A Pacific Zoysia Lawn or A Pacific Buffalo Lawn?

There are so many different types of turf grasses out there. And often it is hard to know which one will be the best for your home. Today I want to chat with you about the difference between 3 different grasses. The Pacific Zoysia, The Pacific buffalo and the Sir Walter Buffalo.

All your friends and neighbours will have their favourite. And they will tell you which one they think is best. But like all things in life, we are all different with different wants and needs. Thats why there are different varieties of turf. So how do you choose? Let us help you make the right decision.

I have broken it down in to 5 main factors you need to consider.

Blade Width

This is quite often the most important of the differences. Not is it just aesthetically that the grasses look different, but the difference in the look of the blade of the grass means they will grow in different conditions. The leaf width will determine if the plant will need more or less sunlight to thrive.

A thinner leaf grass will need more direct sunlight per day to photosynthesise. The thinner the leaf the longer it has to be in the sun to convert food and sunlight into energy. The thicker the leaf the less time it needs. That is why your thin leaf grasses, like couches, need all day sun to thrive.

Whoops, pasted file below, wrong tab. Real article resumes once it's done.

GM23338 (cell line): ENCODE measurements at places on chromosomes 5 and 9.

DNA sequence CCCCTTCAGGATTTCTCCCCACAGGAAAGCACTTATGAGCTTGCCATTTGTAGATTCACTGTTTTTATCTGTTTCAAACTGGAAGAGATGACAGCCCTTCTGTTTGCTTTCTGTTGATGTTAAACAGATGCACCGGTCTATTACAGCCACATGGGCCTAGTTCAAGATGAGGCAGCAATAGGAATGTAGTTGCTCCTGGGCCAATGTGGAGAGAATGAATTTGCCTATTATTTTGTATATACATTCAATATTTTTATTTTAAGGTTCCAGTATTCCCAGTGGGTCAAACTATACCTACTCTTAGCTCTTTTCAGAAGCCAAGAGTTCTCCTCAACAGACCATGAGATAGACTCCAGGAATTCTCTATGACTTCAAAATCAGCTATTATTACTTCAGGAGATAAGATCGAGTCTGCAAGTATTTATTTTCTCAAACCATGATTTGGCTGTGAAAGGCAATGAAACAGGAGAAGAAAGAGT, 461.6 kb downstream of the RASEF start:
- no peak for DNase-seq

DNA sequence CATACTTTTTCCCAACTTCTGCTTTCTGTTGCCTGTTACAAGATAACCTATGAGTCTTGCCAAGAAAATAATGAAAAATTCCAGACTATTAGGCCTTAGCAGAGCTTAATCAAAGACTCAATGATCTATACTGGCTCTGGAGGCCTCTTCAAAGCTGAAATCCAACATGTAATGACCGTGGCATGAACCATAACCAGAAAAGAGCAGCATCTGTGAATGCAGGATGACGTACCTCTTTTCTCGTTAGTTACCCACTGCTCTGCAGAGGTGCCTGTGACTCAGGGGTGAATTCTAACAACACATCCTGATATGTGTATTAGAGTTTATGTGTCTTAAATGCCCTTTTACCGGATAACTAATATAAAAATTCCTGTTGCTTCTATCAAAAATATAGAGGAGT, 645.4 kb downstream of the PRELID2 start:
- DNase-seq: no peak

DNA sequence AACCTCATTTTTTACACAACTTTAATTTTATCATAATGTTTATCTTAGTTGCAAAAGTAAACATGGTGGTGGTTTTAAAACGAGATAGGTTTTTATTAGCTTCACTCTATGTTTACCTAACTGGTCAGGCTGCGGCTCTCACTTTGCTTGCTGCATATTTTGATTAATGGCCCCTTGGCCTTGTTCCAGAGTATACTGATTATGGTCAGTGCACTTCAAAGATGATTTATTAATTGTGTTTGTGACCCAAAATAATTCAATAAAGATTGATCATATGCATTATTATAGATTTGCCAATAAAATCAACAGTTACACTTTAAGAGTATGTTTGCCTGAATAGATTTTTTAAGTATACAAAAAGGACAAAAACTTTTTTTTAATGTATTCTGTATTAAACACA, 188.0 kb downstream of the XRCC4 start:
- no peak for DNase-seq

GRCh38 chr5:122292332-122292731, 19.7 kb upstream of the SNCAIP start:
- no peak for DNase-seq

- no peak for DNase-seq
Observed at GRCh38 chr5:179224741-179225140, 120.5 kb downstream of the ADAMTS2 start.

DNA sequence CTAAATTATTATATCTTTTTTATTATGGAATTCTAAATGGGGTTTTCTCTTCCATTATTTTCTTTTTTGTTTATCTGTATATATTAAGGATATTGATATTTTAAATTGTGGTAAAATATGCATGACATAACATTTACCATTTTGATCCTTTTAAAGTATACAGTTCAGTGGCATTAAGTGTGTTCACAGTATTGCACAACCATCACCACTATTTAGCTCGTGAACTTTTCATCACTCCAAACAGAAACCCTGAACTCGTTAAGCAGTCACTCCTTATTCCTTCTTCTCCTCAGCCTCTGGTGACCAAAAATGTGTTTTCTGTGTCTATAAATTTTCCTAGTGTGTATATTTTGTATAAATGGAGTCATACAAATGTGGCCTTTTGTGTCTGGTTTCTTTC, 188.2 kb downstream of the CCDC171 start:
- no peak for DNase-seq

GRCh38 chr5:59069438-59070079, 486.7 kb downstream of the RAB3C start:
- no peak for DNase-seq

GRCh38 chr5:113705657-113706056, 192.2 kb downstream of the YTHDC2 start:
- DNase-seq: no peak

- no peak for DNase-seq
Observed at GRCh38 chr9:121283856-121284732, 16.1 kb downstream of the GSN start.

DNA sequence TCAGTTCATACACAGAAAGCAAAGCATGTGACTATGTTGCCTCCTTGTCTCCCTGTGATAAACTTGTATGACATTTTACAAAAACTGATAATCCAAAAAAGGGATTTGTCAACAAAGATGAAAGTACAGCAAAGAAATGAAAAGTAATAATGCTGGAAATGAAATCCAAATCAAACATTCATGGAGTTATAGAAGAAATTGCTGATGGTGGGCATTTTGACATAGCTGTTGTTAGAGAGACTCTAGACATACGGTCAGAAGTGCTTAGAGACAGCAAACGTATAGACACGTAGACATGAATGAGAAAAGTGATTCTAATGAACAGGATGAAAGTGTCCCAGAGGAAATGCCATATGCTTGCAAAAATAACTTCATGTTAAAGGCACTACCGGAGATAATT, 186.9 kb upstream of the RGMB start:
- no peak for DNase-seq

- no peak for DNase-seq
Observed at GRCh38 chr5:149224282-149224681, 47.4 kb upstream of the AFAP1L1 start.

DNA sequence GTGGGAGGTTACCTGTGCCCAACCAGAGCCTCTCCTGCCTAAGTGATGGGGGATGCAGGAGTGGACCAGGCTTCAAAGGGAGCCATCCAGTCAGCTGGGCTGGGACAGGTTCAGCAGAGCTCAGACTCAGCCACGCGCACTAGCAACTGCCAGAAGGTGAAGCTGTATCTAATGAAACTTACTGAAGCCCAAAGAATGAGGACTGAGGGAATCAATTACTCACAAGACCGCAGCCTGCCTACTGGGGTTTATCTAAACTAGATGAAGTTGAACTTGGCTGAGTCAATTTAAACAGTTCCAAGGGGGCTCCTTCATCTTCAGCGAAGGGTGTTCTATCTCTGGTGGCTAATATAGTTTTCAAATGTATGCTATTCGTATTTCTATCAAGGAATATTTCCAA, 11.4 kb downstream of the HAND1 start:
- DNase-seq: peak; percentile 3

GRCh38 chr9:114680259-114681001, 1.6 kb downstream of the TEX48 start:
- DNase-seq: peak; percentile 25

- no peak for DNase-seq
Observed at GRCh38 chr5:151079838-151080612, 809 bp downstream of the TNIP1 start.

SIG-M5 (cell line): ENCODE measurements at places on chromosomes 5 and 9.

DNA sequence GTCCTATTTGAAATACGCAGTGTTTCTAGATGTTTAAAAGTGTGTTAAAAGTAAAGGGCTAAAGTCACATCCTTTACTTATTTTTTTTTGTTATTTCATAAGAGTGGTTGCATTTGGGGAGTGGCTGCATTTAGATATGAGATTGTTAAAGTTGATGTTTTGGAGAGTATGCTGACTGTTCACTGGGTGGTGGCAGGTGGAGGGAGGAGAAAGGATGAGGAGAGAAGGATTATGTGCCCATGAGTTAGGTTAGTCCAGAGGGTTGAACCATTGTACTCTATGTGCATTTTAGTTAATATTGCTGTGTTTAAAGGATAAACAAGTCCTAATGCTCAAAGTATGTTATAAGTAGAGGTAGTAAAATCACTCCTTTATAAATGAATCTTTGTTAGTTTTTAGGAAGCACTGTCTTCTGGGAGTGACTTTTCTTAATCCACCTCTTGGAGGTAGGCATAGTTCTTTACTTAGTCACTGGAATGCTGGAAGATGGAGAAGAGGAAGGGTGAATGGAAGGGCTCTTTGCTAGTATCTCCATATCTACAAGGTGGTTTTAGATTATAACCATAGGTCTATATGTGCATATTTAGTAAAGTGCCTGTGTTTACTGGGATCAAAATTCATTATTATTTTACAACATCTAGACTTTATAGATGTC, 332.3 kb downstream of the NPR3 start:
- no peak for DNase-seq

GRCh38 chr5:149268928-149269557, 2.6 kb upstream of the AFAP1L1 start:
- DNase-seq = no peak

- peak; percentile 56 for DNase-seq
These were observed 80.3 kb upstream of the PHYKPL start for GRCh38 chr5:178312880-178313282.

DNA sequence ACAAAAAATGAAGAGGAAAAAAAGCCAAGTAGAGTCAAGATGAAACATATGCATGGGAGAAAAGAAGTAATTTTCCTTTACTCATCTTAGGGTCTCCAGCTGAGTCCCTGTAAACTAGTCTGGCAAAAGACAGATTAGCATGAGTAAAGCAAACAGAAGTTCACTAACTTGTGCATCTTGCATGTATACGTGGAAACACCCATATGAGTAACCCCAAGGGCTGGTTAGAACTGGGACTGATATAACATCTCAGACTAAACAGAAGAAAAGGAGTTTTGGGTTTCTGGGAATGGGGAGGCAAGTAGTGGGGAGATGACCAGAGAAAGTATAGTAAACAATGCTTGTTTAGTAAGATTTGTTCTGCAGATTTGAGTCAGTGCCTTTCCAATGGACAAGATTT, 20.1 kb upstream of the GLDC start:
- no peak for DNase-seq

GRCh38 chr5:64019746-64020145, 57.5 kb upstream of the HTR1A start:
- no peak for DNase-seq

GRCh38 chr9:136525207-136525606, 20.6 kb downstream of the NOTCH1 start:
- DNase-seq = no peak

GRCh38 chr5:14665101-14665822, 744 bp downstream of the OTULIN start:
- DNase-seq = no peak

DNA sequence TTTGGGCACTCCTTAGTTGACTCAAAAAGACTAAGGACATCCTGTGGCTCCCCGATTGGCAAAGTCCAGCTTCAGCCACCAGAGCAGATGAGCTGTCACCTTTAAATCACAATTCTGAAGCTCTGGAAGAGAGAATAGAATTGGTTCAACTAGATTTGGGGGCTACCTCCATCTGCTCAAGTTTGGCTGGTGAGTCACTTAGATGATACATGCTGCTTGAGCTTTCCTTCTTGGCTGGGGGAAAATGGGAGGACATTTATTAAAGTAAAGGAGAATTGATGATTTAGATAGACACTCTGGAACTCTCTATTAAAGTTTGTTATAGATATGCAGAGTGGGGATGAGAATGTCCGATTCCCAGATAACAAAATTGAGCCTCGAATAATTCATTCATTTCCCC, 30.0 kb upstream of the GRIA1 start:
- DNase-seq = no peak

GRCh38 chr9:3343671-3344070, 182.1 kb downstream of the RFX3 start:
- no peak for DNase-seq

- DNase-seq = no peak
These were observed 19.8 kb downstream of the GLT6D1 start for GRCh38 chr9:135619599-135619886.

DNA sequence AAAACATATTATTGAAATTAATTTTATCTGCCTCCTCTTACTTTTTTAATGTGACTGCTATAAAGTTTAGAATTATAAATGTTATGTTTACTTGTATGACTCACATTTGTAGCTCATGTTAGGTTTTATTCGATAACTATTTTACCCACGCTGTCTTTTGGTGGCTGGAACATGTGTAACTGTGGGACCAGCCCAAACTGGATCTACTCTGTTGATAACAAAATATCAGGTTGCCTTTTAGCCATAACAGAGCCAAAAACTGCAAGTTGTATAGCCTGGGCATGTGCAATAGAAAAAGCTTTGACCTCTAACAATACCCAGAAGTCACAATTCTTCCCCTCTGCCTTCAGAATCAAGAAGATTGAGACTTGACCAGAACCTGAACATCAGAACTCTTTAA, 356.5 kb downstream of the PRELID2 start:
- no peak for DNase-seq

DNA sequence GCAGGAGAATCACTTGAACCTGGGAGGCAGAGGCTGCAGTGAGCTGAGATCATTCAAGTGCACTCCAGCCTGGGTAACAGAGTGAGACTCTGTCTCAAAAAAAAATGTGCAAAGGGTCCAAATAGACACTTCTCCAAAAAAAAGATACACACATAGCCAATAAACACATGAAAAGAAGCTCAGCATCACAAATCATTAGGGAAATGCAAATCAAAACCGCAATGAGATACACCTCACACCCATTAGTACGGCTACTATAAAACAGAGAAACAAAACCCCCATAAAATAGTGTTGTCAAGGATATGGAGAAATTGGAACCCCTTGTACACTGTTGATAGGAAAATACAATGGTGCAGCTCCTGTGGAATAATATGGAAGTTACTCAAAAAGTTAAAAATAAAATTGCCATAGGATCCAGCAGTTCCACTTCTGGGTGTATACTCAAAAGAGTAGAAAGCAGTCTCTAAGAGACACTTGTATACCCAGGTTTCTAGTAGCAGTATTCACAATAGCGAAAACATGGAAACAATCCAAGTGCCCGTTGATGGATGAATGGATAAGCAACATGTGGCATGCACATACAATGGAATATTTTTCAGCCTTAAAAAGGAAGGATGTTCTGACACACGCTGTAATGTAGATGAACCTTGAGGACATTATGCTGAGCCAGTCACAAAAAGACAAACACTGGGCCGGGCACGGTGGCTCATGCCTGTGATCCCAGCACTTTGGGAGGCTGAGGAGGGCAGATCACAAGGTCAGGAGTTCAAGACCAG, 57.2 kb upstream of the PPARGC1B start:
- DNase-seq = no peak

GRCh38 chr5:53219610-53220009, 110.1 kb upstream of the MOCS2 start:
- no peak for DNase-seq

The Pacific Zoysia, has a medium blade leaf, about 1.5mm wide. These leaves stand upright next to each other creating a thick mat. But being a thinner leaf, the Empire needs 4-5 hours of direct sunlight per day to stay healthy and dense and lush.

Instead of standing upright next to each other, the buffalo turf grasses leaves lie down flat. Covering more ground with a single leaf.

The Sir Walter has a leaf about 8mm in diameter. So a really wide leaf in comparison. This means that the Sir Walter can survive in shady areas, and only needs 3- 4 hours of direct sunlight per day to stay healthy.

The Pacific Buffalo has a slightly thicker leaf again. About 8.5-9mm wide. This gives the Palmetto the ability to stay in the dark for longer. To have a beautiful lush Palmetto lawn, you need at least 2.5-3 hours of direct sunlight per day.


Again, aesthetically this is really important to us all. We all have our own favourites on which colour is the best for our home. The darker the grass, the more sunlight it needs.